It is uncommon, outside the works of Edward Lear, to find collections of nonsense verse. More practically, individual poems are often released illustrated by contemporary illustrators. For example, Jan Brett has illustrated Edward Lear's The Owl and the Pussy Cat, which serves as a wonderful introduction for young children to the pleasures of nonsense verse.

Nonsense verse serves as a great bridge from the rhymes of Mother Goose to fuller poetry later on, while at the same time continuing to cultivate a love of language and the artistic manipulation of words. It also, I think, instills a respect for the fact that not everything, least of all in poetry, is necessarily comprehensible. I am thinking of Longfellow's Excelsior. Another example might be that thrilling final verse of Browning's Childe Roland:

There they stood, ranged along the hill-sides, met

To view the last of me, a living frame

For one more picture! In a sheet of flame

I saw them and knew them all. And yet

Dauntless the slug-horn to my lips I set,

And blew. "Childe Roland to the Dark Tower came."

I love it, but I don't yet understand it and perhaps being comfortable with both states is a product of an early exposure to nonsense verse.

Attached is a list of stand alone illustrated versions of some nonsense poems, nonsense verse collections as well as some poetry anthologies which include some good nonsense poems. Let us know which nonsense poems your children enjoy.

Picture Books

The Owl and the Pussycat by Edward Lear and illustrated by Jan Brett
Highly Recommended

"A" Was Once an Apple Pie by Edward Lear and illustrated by Suse MacDonald Recommended

Poetry for Young People by Robert Browning and illustrated by Joel Spector Suggested

The Doubtful Guest written and illustrated by Edward Gorey Suggested

The Object-Lesson written and illustrated by Edward Gorey Suggested

The Gashlycrumb Tinies written and illustrated by Edward Gorey Suggested

The Seals on the Bus by Lenny Hort and illustrated by G. Brian Karas Suggested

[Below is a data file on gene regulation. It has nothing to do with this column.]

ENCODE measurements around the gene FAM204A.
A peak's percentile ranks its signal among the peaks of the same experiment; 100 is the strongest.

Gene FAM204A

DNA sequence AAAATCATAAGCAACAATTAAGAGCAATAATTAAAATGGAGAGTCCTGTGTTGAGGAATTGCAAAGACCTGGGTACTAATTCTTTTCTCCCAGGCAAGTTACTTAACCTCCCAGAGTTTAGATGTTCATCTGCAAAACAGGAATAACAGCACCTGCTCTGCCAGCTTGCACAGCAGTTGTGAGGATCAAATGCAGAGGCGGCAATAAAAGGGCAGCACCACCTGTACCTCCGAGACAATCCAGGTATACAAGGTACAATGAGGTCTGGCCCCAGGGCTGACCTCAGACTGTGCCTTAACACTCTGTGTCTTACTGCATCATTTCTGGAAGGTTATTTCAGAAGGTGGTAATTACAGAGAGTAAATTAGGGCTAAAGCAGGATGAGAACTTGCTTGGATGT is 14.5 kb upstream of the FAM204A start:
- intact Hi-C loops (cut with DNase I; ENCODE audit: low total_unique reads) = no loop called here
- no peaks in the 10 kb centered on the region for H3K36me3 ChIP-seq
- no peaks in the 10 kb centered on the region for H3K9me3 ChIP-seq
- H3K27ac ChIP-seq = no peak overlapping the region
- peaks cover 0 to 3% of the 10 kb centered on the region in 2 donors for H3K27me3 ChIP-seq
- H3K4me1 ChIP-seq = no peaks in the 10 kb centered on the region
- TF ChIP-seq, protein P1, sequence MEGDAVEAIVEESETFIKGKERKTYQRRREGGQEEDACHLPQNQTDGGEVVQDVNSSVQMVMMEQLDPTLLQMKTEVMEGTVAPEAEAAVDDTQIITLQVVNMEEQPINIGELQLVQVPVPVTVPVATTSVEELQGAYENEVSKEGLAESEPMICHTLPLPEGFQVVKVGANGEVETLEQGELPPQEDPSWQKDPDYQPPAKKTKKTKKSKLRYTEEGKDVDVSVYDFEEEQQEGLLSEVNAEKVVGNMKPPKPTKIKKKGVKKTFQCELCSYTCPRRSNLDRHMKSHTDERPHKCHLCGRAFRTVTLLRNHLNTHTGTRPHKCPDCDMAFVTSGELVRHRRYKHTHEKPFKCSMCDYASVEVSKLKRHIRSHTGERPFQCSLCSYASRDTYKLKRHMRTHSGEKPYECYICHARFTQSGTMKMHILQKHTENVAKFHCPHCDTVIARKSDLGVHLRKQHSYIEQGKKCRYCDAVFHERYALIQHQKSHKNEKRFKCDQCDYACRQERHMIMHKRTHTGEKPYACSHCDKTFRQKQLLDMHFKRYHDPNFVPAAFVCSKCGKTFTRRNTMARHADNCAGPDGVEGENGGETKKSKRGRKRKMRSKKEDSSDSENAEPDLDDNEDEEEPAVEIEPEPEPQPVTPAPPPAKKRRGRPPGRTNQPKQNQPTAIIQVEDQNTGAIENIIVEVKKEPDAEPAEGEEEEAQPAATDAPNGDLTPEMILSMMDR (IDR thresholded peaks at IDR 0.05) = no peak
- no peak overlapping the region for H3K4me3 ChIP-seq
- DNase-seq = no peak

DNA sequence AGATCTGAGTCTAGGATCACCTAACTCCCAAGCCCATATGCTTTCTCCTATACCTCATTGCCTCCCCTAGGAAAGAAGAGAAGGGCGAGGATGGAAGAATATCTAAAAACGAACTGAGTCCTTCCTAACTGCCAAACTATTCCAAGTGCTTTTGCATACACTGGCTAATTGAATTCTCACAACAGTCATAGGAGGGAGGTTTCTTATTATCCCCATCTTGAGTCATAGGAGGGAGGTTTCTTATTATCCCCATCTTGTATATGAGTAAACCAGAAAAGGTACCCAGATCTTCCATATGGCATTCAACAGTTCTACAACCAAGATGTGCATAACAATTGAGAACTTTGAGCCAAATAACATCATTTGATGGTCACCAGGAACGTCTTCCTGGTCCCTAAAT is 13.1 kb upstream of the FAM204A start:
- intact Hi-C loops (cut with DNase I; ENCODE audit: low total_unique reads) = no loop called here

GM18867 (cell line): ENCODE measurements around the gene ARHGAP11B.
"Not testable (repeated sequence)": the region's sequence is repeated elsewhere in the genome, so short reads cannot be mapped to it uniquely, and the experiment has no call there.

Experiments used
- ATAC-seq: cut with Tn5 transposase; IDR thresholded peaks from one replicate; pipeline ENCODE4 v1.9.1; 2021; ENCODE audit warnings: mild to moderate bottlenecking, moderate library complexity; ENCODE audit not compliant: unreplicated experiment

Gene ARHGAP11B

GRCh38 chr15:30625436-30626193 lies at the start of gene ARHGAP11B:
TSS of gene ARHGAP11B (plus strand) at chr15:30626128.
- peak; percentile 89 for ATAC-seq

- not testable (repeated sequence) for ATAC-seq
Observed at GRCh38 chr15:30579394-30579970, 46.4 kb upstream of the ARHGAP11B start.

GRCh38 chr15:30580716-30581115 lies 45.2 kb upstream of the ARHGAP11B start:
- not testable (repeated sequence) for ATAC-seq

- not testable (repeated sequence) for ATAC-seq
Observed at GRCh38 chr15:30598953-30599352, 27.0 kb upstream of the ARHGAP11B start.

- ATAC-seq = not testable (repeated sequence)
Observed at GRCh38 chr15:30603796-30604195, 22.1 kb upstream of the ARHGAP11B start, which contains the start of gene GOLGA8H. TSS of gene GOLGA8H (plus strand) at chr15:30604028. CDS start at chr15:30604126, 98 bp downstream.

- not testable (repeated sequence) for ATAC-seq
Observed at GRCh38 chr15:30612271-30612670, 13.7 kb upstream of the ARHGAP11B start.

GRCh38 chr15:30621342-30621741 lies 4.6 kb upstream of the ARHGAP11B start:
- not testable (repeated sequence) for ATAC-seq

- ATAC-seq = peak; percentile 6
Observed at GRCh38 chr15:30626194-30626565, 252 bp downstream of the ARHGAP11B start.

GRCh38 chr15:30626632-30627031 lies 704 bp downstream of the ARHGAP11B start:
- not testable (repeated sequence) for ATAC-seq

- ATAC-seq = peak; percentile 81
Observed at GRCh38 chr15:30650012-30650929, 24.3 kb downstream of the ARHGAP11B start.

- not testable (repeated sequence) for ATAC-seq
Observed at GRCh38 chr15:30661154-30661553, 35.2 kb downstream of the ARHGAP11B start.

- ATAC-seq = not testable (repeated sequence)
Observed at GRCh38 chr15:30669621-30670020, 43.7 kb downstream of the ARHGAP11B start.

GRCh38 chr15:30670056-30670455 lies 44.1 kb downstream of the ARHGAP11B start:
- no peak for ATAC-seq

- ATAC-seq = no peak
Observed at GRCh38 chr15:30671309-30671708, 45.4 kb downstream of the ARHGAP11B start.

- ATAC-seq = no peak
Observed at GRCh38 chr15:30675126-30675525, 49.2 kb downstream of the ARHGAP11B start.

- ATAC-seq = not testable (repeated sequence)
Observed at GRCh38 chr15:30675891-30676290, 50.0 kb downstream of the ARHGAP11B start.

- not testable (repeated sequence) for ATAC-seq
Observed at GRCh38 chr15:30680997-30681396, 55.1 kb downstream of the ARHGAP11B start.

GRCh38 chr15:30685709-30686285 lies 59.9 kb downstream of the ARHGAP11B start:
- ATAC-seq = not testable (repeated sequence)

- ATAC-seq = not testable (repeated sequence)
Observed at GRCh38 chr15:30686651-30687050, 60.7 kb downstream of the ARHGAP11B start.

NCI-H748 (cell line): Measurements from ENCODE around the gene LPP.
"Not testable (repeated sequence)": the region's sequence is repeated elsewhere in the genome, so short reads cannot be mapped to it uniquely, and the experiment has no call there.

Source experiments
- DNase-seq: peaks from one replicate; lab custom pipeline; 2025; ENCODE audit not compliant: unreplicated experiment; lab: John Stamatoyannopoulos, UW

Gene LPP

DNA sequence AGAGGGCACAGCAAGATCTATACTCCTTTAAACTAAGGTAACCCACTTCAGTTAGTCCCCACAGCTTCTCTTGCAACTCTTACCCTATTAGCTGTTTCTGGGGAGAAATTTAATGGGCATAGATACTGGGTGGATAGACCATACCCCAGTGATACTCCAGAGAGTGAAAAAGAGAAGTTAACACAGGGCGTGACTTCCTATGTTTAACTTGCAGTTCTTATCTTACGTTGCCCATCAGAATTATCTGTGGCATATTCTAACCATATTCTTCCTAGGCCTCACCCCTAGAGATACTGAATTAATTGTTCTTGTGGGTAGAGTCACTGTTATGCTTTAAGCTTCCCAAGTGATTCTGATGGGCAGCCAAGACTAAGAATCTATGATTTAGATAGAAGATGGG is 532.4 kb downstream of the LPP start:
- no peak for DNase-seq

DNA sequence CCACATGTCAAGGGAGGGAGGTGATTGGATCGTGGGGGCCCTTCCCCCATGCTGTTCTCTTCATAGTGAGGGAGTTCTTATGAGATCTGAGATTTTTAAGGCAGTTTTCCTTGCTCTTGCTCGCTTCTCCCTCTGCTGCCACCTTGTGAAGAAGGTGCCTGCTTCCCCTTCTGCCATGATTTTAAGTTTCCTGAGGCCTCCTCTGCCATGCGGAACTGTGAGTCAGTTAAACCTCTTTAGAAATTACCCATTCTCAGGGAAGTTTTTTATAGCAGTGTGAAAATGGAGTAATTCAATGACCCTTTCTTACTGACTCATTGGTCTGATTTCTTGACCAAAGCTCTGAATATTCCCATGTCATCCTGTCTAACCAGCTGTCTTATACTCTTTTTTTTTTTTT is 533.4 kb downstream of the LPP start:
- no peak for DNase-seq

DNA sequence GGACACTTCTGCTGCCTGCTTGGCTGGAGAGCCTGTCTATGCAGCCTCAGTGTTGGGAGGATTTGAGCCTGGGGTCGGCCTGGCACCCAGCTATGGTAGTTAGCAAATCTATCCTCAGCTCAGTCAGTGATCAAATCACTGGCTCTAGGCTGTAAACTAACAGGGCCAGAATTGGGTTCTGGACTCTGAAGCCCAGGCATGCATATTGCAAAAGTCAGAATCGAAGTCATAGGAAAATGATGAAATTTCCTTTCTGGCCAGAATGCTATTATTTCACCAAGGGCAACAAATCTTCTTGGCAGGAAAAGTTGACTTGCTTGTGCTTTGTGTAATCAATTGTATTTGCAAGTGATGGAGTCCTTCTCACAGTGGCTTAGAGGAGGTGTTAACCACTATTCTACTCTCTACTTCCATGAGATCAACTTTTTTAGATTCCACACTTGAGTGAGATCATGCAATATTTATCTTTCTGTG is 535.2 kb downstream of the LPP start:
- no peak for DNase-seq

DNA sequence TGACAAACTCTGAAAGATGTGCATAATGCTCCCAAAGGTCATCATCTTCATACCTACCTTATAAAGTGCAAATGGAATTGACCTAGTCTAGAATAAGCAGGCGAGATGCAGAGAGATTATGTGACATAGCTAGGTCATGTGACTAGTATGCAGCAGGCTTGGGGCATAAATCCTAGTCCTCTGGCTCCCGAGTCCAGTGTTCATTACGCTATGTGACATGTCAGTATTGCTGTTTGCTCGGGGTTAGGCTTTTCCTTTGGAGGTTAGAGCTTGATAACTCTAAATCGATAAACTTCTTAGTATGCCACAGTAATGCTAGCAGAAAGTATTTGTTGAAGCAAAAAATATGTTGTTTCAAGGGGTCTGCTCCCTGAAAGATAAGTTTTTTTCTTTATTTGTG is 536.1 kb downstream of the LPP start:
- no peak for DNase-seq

The Quangle Wangle's Hat by Edward Lear and illustrated by Louise Voce Suggested

The Owl and the Pussycat by Edward Lear and illlustrated by Anne Mortimer Suggested

Poetry for Young People by Edward Lear and illustrated by Laura Huliska-Beith Suggested

The Adventures of Isabel by Ogden Nash and illustrated by Bridget Starr Taylor Suggested

Ride a Purple Pelican by Jack Prelutsky and illustrated by Garth Williams Suggested

Scranimals by Jack Prelutsky and illustrated by Peter Sis Suggested

Independent Reader

A Book of Nonsense written and illustrated by Edward Lear Highly Recommended

Custard the Dragon and the Wicked Night by Ogden Nash and illustrated by Lynn Munsinger Highly Recommended

Nonsense Verse by Lewis Carroll and illustrated by Lorna Hussey Recommended

Jabberwocky by Lewis Carroll and illustrated by Stephane Jorisch Recommended

Amphigorey written and illustrated by Edward Gorey Recommended

Amphigorey Again written and illustrated by Edward Gorey Recommended

Amphigorey Also written and illustrated by Edward Gorey Recommended

Amphigorey Too written and illustrated by Edward Gorey Recommended

Edward Lear by Edward Lear and edited by Vivien Noakes Recommended

The Best of Ogden Nash by Ogden Nash and edited by Linell Nash Smith Recommended

The Annotated Hunting of the Snark by Lewis Carroll, illustrated by Henry Holiday and edited by Martin Gardner Suggested

Humorous Verse of Lewis Carroll by Lewis Carroll Suggested

The Owl and the Pussycat by Edward Lear and illustrated by Stephane Jorisch Suggested

So Much Nonsense by Edward Lear Suggested

No comments:

Post a Comment